The stories a painting can tell: The Nazis in Paris

The First Art Newspaper on the Net    Established in 1996 Sunday, May 19, 2024

The stories a painting can tell: The Nazis in Paris
James Northcote, Portrait of Master Semon with a Spaniel, signed by James Northcote, inscribed and dated on the chest in the lower left Alex r. Semon born in London April. 5. 1791 . and drawn July . 5 . 1796. Oil on canvas, 44 ¼ x 34 7/8 inches (112.8 x 89 cm.).

NEW YORK, NY.- As a viewer, we often look at the subject of a painting to engage us. Maybe we look at the technique in which the paint is applied by the artist, the use of color or brush strokes. Sometimes the life of the artist becomes a particularly intriguing point, but occasionally one comes across a picture in which the life of the painting itself exceeds that of the artist, subject or style. This is one of those paintings.

James Northcote was known as a painter of portraits and in particular excelled at children’s portraits. He also painted historical, genre and animal scenes. In 1771 he came to London from Plymouth and entered the Royal Academy Schools. He worked as an assistant to Joshua Reynolds from 1771 – 1775. From 1777 – 1780 he was in Rome studying where he formed a deep appreciation for Correggio, the Italian Mannerists and the Roman Baroque. By 1781 he had permanently settled in London and had become a Royal Academician by 1787, painting and signing our picture in 1796.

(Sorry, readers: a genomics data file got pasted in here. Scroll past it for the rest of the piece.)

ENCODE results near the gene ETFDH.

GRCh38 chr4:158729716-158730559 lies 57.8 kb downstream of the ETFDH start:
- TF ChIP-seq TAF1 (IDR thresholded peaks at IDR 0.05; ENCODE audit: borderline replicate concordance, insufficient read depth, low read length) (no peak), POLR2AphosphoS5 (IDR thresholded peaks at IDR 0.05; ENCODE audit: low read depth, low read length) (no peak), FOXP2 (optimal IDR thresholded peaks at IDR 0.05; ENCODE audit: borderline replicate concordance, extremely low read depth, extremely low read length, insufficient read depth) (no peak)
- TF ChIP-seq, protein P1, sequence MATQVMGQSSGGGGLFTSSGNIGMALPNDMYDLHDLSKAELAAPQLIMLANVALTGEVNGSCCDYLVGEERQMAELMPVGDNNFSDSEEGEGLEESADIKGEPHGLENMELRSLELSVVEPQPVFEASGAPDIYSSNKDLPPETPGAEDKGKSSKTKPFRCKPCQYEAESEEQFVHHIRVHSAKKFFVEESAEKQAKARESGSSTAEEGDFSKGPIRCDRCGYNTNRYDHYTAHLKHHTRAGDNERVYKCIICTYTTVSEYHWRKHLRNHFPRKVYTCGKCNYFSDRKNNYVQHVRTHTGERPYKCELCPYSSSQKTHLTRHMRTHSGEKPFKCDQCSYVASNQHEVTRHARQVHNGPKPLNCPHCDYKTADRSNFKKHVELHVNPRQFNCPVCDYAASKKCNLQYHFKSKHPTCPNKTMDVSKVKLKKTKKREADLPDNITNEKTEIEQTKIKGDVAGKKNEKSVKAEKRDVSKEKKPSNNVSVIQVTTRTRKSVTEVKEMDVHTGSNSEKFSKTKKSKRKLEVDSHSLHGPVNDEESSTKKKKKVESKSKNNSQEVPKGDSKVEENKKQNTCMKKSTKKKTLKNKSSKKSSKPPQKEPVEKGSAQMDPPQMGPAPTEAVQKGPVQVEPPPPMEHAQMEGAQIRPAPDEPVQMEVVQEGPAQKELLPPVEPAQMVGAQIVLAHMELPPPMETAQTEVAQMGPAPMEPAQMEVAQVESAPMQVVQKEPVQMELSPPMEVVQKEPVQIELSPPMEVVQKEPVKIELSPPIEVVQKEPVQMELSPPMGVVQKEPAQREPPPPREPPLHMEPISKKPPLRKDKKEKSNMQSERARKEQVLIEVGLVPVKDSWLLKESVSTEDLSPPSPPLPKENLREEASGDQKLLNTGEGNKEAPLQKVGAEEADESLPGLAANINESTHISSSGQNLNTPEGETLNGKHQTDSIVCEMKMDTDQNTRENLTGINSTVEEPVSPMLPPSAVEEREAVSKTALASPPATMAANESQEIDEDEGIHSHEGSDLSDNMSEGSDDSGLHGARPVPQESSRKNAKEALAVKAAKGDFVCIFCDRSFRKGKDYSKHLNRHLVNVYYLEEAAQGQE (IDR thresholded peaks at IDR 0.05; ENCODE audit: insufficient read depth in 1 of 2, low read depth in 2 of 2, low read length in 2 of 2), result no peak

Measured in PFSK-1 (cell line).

It’s unknown when this charming painting entitled Portrait of Master Semon with a Spaniel entered the stock of one of the most significant, well-known art dealers in the world, Arnold Seligmann. Arnold Seligmann & Cie was a Parisian art and antiquities dealership located in the Place Vendôme. The gallery was established in 1932 after a falling out with his brother Jacques, who had established the original gallery in 1880. By the mid 1930’s, both establishments were among the most prominent dealers in the world, but unfortunately things would not stay so blissful.

By June 1940, the Nazi’s had fully occupied Paris and were on an active shopping spree to fill the Führer’s planned museum in Linz and Hermann Göring’s private collection, giving orders to loot any art or objects they deemed fit. Given that Seligmann was a very renowned art dealer, naturally he was a perfect target for this sweeping pillaging that was taking place. In July 1940, the German Ambassador to France oversaw a series of seizures including at the Seligmann Gallery. Everything was taken, and the family later burned all the records to ensure the Nazi’s had no information.